June has been a big month for U.S.-China relations. Firstly, President Donald Trump announced tariffs on $50 billion worth of Chinese imports. This was done, the POTUS said, to encourage China to change its unfair practices in respect to technology and innovation.
“They also serve as an initial step toward bringing balance to our trade relationship with China,” said President Trump.
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Beijing’s reacted in kind and whacked on $50 billion worth of tariffs on U.S. imports into China, which did not result in the White House stepping back.
“China apparently has no intention of changing its unfair practices related to the acquisition of American intellectual property and technology,” said Trump. “Rather than altering those practices, it is now threatening United States companies, workers, and farmers who have done nothing wrong.”
He said Beijing’s response “indicates its determination to keep the United States at a permanent and unfair disadvantage, which is reflected in our massive $376 billion trade imbalance in goods.”
Trump went on to say this is unacceptable.
“Further action must be taken to encourage China to change its unfair practices, open its market to United States goods, and accept a more balanced trade relationship with the United States,” he said.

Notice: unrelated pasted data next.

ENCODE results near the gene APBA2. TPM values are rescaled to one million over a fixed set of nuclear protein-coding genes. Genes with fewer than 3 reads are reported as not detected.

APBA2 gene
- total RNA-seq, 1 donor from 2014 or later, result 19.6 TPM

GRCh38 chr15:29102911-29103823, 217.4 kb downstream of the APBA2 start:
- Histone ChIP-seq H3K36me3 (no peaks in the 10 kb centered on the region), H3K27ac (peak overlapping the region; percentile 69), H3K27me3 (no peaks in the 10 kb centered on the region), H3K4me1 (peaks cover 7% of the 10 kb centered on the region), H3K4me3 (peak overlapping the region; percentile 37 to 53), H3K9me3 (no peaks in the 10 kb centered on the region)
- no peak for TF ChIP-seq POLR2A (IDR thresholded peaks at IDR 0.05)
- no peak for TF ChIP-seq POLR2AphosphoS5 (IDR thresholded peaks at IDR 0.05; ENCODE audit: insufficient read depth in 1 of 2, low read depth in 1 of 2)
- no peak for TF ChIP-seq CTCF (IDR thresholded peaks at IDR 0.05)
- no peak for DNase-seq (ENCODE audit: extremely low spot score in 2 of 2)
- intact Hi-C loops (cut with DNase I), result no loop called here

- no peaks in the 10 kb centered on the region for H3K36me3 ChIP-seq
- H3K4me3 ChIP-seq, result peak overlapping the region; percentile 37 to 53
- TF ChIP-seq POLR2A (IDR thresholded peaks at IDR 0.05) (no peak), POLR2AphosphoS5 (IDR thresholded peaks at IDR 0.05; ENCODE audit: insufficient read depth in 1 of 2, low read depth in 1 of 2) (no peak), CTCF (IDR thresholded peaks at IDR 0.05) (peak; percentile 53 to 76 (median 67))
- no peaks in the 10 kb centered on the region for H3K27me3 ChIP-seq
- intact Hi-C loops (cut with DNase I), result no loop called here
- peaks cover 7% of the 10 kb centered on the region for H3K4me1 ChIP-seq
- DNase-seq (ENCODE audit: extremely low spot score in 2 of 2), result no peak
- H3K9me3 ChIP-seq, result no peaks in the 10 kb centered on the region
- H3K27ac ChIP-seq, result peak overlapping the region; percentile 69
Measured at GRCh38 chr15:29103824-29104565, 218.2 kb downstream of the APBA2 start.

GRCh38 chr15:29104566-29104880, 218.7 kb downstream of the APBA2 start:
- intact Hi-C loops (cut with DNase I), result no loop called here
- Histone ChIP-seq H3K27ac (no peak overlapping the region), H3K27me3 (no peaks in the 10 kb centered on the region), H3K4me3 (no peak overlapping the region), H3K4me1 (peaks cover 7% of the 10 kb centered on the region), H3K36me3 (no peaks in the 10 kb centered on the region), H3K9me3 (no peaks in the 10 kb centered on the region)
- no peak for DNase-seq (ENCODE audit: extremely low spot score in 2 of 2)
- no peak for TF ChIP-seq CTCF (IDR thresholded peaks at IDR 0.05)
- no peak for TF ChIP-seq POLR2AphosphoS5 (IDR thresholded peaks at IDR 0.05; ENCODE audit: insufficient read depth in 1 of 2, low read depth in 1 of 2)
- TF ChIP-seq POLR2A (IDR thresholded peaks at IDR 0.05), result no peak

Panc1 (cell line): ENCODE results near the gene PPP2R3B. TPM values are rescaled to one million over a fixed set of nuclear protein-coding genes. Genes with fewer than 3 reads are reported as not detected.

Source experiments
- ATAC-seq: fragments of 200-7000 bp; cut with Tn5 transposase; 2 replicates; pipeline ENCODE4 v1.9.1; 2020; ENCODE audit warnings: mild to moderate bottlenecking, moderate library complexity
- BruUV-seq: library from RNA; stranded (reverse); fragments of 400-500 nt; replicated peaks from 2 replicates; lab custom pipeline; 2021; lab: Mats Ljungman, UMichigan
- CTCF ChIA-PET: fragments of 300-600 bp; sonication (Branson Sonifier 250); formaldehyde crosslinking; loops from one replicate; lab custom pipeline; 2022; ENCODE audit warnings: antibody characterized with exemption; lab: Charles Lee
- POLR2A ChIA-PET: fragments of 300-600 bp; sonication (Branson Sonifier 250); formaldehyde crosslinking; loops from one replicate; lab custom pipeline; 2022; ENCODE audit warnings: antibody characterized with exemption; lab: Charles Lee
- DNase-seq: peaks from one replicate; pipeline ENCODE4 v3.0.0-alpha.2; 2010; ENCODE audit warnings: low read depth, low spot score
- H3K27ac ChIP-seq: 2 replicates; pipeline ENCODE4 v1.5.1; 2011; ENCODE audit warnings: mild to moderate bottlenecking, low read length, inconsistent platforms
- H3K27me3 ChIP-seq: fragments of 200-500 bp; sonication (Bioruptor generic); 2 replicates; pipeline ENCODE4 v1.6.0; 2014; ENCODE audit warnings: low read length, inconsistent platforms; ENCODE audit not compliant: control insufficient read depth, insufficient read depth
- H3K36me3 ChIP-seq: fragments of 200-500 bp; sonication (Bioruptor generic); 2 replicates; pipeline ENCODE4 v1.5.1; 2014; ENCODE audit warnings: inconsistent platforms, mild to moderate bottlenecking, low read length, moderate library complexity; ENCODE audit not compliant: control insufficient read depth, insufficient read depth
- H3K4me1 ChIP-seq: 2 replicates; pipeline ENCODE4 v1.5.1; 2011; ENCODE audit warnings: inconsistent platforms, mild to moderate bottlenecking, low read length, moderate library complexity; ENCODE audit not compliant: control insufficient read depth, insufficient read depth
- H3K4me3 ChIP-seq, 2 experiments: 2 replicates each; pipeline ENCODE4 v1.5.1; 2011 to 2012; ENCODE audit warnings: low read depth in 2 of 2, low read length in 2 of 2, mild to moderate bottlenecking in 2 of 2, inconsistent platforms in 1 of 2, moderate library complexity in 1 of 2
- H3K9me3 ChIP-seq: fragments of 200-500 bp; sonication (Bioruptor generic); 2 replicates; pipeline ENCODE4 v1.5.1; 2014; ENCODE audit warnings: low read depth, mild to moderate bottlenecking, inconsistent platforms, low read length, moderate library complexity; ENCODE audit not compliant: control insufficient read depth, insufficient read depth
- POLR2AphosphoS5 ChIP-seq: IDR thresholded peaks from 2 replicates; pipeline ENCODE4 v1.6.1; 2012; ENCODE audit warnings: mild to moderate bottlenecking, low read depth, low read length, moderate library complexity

Trump adds additional tariffs
Trump then upped the ante and ordered U.S. trade officials to “identify $200 billion worth of Chinese goods for additional tariffs at a rate of 10 percent.”
How this pans out, the POTUS said, would depend on how Beijing again reacts. He offered some further words of warning.
“If China increases its tariffs yet again, we will meet that action by pursuing additional tariffs on another $200 billion of goods,” he said. “The trade relationship between the United States and China must be much more equitable.”
President Trump’s moves echoed his tough talk on China made on the 2016 presidential campaign trail.
The other significant moment during June was the release of a report by the White House Office of Trade & Manufacturing Policy that stated that Beijing’s aggressive economic policies threaten the economic and national security of the U.S. and beyond.
“Given the size of China’s economy and the extent of its market distorting policies, China’s economic aggression now threatens not only the U.S. economy, but also the global economy as a whole,” said the report.
The report further looked at how Beijing sought to capture, through its Made in China 2025 plan, the emerging high-technology industries that will drive future economic growth.
“China is targeting industries ranging from artificial intelligence, aerospace, and augmented and virtual reality to high-speed rail and shipping and new energy vehicles,” said a White House statement for the report.
“Many of these Made in China 2025 industries have important defense applications,” it said.
Watch the documentary film Death By China made by Peter Navarro who is now the assistant to the president for trade and manufacturing policy, and director of the White House National Trade Council.